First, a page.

Creating a culture of safety

Author: Marissa Gebhard


The safety of our students, faculty, and staff is the foundation for all our goals at the University of Notre Dame. Everyone plays a role in ensuring a safe work environment.


Over the past four years, the University has made significant progress on decreasing the number of work-related, recordable safety incidents. Eric Kloss, director of Risk Management and Safety, directs two safety committees which are helping to create a culture of safety on campus. These committees focus their efforts on laboratory safety and general campus safety. The Laboratory Safety Advisory Committee, chaired by Patrick Fay, professor of electrical engineering, has been developing and revising laboratory safety standards. The committee, which is comprised of 16 members from the academic and operations units of campus, has made significant improvements in laboratory safety including improving or creating numerous lab safety programs, developing and overseeing our lab safety assessment process for approximately 600 labs, and revising the laboratory safety training process.

The Operations Safety Committee co-chaired by Heather Christophersen, director of Maintenance and Mike McCauslin, sr. associate director in Risk Management and Safety (RMS) has more than 50 members and has been focusing on revising and developing safety programs for the University.  This team has also been overseeing the revision or creation of our safety assessment processes, safety training, communication, and much more.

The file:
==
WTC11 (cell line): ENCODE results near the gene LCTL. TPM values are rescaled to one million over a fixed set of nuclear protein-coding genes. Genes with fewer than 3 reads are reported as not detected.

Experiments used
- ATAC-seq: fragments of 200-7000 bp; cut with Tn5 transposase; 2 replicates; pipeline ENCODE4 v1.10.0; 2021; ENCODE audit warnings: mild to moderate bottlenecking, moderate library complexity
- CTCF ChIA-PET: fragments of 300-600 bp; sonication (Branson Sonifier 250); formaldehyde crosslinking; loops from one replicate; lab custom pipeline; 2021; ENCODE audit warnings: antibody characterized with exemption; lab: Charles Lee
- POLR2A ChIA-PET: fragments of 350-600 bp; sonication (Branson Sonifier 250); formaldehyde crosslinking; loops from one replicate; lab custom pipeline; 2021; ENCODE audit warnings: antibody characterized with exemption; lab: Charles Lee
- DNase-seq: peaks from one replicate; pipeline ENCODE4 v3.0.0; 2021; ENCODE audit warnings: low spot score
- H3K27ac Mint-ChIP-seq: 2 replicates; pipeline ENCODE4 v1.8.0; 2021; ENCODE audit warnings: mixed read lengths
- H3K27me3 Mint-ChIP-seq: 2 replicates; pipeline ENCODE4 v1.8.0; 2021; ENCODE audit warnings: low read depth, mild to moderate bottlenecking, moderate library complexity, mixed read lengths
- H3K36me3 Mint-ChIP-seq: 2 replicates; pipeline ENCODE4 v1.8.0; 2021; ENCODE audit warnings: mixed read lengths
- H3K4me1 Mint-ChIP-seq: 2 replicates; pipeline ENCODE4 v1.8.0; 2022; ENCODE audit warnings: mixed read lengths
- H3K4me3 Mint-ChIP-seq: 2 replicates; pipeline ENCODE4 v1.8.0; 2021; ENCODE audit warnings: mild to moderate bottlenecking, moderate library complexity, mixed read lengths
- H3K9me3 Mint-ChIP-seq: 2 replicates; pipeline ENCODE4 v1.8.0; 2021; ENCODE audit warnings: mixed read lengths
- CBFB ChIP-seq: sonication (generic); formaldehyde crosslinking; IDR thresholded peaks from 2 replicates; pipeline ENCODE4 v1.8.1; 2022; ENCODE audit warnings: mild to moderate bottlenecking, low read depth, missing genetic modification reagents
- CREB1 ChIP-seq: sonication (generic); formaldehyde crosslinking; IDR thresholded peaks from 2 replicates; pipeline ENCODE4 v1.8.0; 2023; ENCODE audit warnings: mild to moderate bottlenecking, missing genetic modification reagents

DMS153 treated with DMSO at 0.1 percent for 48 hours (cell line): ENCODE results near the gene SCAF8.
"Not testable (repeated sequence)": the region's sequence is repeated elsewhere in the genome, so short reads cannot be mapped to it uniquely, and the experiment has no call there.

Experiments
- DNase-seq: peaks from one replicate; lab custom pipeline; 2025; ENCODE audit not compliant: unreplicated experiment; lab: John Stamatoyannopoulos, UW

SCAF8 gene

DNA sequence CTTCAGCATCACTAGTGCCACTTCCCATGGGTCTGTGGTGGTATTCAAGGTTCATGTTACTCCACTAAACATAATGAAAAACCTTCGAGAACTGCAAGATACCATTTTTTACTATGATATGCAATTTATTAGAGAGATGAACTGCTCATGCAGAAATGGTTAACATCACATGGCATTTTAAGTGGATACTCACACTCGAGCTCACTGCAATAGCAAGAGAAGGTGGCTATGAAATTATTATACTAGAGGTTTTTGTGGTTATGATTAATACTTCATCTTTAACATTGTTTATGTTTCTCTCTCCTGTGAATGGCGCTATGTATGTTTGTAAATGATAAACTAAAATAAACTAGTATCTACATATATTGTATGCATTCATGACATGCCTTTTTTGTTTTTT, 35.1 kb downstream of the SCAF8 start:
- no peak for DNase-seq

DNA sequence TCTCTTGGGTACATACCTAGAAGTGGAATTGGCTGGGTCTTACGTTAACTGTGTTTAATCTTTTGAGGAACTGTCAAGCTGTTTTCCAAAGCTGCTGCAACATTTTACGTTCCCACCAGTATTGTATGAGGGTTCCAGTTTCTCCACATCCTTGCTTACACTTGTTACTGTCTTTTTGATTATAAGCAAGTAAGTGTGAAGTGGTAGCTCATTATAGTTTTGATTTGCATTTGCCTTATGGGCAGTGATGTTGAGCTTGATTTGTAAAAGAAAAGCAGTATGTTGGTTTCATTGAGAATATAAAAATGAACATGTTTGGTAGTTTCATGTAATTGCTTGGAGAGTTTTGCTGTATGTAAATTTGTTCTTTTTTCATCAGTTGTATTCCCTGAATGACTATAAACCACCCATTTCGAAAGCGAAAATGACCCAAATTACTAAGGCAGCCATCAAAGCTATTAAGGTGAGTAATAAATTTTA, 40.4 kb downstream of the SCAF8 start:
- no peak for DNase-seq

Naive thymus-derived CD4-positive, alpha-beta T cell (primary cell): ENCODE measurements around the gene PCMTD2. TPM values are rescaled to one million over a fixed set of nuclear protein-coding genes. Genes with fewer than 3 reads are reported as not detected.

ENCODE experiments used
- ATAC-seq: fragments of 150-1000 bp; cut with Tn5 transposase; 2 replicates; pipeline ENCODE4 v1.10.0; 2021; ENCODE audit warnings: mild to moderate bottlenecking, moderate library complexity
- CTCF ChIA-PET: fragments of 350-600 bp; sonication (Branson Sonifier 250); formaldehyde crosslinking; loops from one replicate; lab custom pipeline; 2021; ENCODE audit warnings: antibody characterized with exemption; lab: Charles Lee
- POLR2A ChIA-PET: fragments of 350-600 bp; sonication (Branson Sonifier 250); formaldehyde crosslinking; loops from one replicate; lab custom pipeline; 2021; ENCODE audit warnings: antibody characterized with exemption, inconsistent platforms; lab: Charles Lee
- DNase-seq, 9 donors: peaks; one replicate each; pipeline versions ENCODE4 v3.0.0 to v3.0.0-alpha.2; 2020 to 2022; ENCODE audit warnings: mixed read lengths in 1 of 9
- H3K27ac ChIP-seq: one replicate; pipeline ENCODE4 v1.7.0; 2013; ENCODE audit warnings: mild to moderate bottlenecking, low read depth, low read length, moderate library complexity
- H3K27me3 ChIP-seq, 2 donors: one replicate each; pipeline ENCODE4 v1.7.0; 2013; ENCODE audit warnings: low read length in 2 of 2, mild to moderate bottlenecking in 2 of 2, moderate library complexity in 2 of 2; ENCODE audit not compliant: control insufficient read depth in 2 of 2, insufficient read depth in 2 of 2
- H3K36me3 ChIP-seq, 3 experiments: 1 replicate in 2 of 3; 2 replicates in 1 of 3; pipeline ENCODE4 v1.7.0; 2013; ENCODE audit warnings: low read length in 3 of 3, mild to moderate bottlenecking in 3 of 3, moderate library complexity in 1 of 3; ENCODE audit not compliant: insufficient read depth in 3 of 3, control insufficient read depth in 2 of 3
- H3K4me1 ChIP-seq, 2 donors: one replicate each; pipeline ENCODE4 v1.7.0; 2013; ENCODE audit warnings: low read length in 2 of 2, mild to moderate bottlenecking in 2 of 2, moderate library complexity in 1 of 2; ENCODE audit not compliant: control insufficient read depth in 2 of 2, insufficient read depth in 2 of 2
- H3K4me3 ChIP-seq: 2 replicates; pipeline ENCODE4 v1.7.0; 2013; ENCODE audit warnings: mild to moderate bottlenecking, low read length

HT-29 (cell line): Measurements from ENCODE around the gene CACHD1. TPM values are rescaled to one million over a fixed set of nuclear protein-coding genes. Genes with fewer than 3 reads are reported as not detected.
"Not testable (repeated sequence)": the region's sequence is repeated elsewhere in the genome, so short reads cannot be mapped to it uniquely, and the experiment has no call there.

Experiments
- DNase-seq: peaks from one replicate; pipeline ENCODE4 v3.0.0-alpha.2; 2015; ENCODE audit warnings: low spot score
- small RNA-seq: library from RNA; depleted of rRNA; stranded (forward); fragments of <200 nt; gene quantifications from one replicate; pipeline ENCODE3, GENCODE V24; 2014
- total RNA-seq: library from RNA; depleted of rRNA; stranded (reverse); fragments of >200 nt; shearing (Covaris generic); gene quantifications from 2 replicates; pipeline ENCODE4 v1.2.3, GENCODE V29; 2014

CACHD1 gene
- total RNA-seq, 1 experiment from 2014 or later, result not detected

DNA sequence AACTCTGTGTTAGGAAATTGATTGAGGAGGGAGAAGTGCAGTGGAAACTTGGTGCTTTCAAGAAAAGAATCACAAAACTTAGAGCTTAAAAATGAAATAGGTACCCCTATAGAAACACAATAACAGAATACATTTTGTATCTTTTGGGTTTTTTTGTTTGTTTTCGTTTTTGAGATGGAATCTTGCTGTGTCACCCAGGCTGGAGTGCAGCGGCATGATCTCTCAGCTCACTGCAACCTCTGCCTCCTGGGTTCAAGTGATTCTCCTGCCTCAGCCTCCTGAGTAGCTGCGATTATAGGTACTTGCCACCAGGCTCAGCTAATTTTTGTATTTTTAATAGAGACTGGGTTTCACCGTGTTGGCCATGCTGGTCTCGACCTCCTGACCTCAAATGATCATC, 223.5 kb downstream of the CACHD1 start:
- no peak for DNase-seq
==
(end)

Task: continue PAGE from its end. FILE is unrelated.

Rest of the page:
The end result of both committees is a safer environment for all who work, study, or visit campus. Since these groups began their efforts, injuries have decreased and engagement in safety programs has increased. According to Kloss, “The results so far are significant, but much more is planned.”

What can you do to contribute to a safe environment?

  • Be aware of potential hazards from slips, trips, falls, cuts, burns, and repetitive motions. If you see an unsafe condition please report it immediately to your supervisor or RMS at 631-5037.
  • If you are injured at work, report it immediately to your supervisor. RMS needs to know, so they can work with your department to address the situation and prevent another injury. If you are unsure how to report an injury, please contact RMS.
  • Managers or supervisors can make safety the top priority for employees by reminding them of procedures, explaining precautions, and ensuring that all employees have completed the necessary training. 
  • Faculty and staff can sign up for the Lab Safety e-newsletter and/or the General Operations e-newsletter by visiting, and clicking on communication, then newsletters. The Lab Safety newsletter is published bi-monthly, and the operations newsletter is published quarterly.

Everyone on campus can learn from the accidents at other universities. A few examples of laboratory accidents are available on

Originally published by Marissa Gebhard at on November 01, 2017.